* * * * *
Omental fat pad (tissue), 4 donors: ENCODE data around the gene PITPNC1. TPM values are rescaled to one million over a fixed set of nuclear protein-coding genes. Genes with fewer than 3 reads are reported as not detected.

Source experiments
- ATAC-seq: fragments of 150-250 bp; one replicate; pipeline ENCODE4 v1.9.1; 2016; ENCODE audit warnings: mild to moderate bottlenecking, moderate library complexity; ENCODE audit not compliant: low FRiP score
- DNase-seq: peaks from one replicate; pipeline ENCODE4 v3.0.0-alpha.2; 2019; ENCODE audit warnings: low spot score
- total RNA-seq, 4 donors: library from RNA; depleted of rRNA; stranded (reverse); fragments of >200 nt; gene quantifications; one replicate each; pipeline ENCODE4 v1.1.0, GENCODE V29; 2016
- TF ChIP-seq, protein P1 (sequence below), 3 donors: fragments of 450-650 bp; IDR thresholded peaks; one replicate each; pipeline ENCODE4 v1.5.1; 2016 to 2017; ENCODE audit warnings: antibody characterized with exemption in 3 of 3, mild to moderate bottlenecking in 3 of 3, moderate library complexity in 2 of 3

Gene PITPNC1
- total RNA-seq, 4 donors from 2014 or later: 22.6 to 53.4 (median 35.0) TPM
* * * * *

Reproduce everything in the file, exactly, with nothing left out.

Omental fat pad (tissue), 4 donors: ENCODE data around the gene PITPNC1. TPM values are rescaled to one million over a fixed set of nuclear protein-coding genes. Genes with fewer than 3 reads are reported as not detected.

Source experiments
- ATAC-seq: fragments of 150-250 bp; one replicate; pipeline ENCODE4 v1.9.1; 2016; ENCODE audit warnings: mild to moderate bottlenecking, moderate library complexity; ENCODE audit not compliant: low FRiP score
- DNase-seq: peaks from one replicate; pipeline ENCODE4 v3.0.0-alpha.2; 2019; ENCODE audit warnings: low spot score
- total RNA-seq, 4 donors: library from RNA; depleted of rRNA; stranded (reverse); fragments of >200 nt; gene quantifications; one replicate each; pipeline ENCODE4 v1.1.0, GENCODE V29; 2016
- TF ChIP-seq, protein P1 (sequence below), 3 donors: fragments of 450-650 bp; IDR thresholded peaks; one replicate each; pipeline ENCODE4 v1.5.1; 2016 to 2017; ENCODE audit warnings: antibody characterized with exemption in 3 of 3, mild to moderate bottlenecking in 3 of 3, moderate library complexity in 2 of 3

Gene PITPNC1
- total RNA-seq, 4 donors from 2014 or later: 22.6 to 53.4 (median 35.0) TPM